We enjoyed a spectacular morning as a family today. A sled dog ride to commemorate our unit study of the Arctic and the Iditarod. It was truly a wonderful experience and one we will never forget.
The kids had been a little nervous on the drive up to the mountain. They weren’t sure what to expect and didn’t want to be scared. I assured them it wouldn’t be scary…. that it would be similar to me pushing them in the jogging stroller only they would be pulled by dogs instead. This seemed to alleviate their concerns.
We arrived a little early so that we would have an opportunity to get to know the dogs and help with the feeding. When we arrived at the site, the dogs were tied to stakes awaiting their turn to pull the sled. They run anywhere from 1-6 tour runs a day – alternating dog teams for each. There were two teams out pulling sleds and we waited from them to return before they harnessed the dogs for the next two sleds (one for us and one for another family). The dogs were very amicable and enjoyed our caresses. One dog even put his front right paw around another woman’s leg in what resembled a hug as she was petting him.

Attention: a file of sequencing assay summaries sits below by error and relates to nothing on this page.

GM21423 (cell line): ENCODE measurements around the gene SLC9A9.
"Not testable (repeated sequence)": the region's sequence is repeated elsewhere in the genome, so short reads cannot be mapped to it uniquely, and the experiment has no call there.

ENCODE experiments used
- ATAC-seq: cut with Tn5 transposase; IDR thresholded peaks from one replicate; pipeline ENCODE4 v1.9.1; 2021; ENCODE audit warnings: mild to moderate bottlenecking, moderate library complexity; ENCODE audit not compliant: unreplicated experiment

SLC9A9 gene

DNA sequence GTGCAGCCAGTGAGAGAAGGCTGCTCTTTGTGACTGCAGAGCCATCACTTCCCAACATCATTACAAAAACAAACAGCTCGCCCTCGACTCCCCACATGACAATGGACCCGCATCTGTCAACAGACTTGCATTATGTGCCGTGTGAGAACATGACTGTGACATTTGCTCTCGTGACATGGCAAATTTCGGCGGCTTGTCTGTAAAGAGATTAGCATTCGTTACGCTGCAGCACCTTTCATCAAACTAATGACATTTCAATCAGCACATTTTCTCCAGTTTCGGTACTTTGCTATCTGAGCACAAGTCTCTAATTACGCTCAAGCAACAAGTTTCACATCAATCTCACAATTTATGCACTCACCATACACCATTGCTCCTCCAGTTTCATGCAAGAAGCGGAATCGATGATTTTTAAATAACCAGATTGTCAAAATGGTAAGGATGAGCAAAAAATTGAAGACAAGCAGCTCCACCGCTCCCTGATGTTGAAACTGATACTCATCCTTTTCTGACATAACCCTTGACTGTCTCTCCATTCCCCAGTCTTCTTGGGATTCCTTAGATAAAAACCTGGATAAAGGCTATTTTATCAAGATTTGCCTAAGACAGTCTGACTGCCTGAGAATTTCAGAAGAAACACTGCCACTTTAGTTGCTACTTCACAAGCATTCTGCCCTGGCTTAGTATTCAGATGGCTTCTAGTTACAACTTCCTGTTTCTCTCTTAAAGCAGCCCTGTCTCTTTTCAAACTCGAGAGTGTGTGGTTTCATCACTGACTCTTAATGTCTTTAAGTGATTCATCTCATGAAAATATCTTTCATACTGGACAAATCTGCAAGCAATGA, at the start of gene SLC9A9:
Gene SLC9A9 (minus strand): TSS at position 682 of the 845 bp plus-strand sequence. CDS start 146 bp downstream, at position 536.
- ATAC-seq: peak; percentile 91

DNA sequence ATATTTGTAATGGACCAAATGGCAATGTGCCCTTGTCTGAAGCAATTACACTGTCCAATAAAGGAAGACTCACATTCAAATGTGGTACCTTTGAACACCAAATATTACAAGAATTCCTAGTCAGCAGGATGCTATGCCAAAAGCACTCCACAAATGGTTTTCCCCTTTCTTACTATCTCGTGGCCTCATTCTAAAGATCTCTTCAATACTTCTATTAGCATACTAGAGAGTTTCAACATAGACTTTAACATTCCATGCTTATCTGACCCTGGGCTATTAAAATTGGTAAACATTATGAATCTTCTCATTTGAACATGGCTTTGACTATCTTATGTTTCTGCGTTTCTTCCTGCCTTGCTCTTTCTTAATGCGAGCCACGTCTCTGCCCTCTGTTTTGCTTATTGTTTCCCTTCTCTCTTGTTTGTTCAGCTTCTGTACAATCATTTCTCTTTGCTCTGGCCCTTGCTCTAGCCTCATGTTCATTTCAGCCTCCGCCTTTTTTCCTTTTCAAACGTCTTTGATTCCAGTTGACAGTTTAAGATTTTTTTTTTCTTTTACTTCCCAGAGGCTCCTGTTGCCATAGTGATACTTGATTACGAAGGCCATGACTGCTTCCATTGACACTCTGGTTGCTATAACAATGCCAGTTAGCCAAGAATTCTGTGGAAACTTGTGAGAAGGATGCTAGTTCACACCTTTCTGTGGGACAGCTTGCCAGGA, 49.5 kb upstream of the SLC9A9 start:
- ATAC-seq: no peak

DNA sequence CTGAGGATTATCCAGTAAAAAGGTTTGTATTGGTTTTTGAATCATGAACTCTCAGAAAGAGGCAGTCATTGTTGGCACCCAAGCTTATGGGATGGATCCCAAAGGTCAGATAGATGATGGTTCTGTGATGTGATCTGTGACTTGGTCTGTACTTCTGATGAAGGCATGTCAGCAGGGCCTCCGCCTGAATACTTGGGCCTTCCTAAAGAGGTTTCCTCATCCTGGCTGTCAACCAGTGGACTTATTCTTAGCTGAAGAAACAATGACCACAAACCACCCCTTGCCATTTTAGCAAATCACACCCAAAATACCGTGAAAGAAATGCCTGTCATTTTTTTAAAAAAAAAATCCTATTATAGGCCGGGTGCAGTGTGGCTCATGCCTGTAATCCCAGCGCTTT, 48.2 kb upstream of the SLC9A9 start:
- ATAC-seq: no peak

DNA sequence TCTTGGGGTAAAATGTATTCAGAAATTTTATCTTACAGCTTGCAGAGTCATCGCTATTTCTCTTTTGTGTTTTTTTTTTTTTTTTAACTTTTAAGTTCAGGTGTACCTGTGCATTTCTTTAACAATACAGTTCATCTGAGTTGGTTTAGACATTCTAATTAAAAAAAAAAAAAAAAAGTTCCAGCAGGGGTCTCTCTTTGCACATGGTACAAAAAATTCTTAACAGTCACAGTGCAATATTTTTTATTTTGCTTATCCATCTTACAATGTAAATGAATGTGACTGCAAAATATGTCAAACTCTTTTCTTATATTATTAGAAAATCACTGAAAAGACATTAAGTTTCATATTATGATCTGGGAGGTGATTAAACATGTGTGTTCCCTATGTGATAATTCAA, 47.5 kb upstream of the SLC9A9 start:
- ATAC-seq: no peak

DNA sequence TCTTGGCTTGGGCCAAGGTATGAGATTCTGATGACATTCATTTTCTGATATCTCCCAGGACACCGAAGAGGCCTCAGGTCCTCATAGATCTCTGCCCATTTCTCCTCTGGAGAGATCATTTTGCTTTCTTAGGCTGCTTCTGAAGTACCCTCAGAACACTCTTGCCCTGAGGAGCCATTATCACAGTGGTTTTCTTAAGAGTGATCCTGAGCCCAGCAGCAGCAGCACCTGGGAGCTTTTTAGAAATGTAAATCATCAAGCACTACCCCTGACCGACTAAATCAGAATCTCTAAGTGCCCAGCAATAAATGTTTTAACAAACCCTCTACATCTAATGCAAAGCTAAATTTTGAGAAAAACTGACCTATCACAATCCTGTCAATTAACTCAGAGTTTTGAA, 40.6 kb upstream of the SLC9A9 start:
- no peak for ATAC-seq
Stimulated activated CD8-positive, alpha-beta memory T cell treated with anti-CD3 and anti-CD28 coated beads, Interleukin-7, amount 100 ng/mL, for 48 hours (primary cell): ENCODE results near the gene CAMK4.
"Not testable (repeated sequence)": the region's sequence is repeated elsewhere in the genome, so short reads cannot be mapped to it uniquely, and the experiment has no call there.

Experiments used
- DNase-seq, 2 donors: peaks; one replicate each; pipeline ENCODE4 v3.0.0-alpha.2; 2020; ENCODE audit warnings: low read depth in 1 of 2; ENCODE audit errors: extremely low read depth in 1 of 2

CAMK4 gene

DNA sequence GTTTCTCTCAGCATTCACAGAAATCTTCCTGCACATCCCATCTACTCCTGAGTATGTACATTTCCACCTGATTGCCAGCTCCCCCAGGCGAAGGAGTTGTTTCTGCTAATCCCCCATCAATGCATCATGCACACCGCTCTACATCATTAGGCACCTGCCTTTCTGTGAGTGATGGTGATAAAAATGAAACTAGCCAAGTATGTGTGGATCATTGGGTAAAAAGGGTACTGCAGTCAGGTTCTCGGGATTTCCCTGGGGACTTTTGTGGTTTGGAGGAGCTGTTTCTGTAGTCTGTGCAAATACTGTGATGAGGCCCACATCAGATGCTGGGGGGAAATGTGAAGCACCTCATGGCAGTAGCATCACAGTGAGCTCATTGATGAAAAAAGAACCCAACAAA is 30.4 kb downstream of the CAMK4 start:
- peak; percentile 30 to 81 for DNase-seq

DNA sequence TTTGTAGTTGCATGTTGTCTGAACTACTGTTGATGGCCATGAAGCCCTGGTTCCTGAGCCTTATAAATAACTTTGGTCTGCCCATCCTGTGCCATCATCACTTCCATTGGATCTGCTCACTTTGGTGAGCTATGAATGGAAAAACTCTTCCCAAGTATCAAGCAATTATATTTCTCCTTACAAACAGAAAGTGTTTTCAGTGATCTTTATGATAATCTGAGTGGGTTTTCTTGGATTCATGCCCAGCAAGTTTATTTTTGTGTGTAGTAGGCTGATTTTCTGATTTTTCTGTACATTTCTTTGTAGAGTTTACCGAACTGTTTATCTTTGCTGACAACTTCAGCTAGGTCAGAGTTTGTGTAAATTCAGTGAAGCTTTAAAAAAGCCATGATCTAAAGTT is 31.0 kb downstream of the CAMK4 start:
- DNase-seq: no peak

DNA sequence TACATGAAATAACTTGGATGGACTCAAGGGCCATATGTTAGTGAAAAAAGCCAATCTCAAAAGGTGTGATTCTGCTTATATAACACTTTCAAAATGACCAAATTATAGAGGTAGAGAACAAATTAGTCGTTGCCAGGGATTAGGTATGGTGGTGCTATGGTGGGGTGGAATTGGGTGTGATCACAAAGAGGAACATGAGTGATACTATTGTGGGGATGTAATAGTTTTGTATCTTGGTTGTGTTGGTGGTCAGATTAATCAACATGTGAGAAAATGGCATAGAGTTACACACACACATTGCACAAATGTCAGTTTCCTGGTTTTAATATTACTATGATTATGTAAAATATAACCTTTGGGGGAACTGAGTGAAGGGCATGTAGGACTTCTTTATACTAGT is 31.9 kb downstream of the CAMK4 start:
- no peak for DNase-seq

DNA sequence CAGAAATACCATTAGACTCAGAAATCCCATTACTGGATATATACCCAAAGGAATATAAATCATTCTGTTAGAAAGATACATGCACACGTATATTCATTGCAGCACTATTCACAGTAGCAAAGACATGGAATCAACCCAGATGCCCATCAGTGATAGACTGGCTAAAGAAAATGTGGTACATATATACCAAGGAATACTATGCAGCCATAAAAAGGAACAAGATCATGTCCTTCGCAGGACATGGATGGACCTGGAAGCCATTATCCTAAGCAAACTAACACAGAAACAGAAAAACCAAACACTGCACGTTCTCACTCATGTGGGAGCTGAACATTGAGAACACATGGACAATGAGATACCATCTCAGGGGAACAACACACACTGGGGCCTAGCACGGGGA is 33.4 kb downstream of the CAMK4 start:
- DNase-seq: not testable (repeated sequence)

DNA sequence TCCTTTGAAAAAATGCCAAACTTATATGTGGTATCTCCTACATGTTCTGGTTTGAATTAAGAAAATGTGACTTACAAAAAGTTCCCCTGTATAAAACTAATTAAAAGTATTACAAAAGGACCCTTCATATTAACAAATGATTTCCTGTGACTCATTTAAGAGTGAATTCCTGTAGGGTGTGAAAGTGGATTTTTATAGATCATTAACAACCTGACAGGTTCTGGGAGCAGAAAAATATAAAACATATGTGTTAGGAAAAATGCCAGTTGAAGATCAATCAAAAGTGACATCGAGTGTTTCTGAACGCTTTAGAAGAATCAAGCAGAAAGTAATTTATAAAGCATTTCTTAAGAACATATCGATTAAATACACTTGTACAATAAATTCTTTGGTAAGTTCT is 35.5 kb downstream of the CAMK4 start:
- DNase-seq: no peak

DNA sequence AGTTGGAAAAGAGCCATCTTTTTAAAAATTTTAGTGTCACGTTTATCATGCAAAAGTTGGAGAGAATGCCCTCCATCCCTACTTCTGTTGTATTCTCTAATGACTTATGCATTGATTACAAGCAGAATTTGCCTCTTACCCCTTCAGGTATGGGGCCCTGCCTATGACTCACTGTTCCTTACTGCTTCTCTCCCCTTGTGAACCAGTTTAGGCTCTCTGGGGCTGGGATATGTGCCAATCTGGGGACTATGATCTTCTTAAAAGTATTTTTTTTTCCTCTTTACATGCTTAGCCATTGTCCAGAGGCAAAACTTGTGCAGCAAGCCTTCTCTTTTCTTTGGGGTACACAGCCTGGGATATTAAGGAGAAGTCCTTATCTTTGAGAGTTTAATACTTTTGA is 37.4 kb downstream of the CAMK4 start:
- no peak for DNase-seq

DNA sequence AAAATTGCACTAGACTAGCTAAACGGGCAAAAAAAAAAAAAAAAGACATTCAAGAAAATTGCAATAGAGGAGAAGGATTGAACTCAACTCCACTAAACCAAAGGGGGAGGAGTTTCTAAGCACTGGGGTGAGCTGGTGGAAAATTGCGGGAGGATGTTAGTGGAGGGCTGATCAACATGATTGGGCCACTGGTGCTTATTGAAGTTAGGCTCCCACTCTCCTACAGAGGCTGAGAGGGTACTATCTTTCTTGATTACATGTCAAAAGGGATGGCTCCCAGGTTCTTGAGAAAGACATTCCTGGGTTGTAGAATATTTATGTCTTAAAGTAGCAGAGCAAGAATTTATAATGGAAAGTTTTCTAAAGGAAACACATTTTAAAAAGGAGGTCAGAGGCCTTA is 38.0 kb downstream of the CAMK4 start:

When the dogs were brought to the tow line, they were lifted up onto their back legs and walked on two legs to the line. I asked the mushers why they did this and they explained that the dogs are strong and anxious… it is one of the first things they are taught when they start working with the dogs. It essentially takes them out of ‘4 wheel drive’ and helps assure the musher isn’t overpowered and so the dog doesn’t take off.
Twelve dogs pulled our sled… I didn’t catch the names of the Team Dogs but the others were as follows:
Lead Dogs: Pepper & Ripples
Swing Dogs: Pele & Echo
Wheel Dogs: Yoda & Joe
It was amazing to see how their personalities and experience had a huge impact on the sled. Both Pele and Echo were essentially puppies (18 and 12 months). Occasionally, Echo would get distracted and would look over his shoulder or get a little tangled in the line.
These are the same dogs that Rachael Scdoris trains with and it was great to essentially meet ‘her family’. Mushing is certainly a lifestyle – but it was nice to take a peak into that way of life, even if just for a couple of hours.Along the trail, Sweetie even asked, “Can we do this again?”
Like all organized tours, they even had a photographer to take our picture. I can’t wait to see them! 🙂
Check out my Squidoo lens The Iditarod: A Homeschool Unit Study for resources and activities to bring this historic race to life for your family.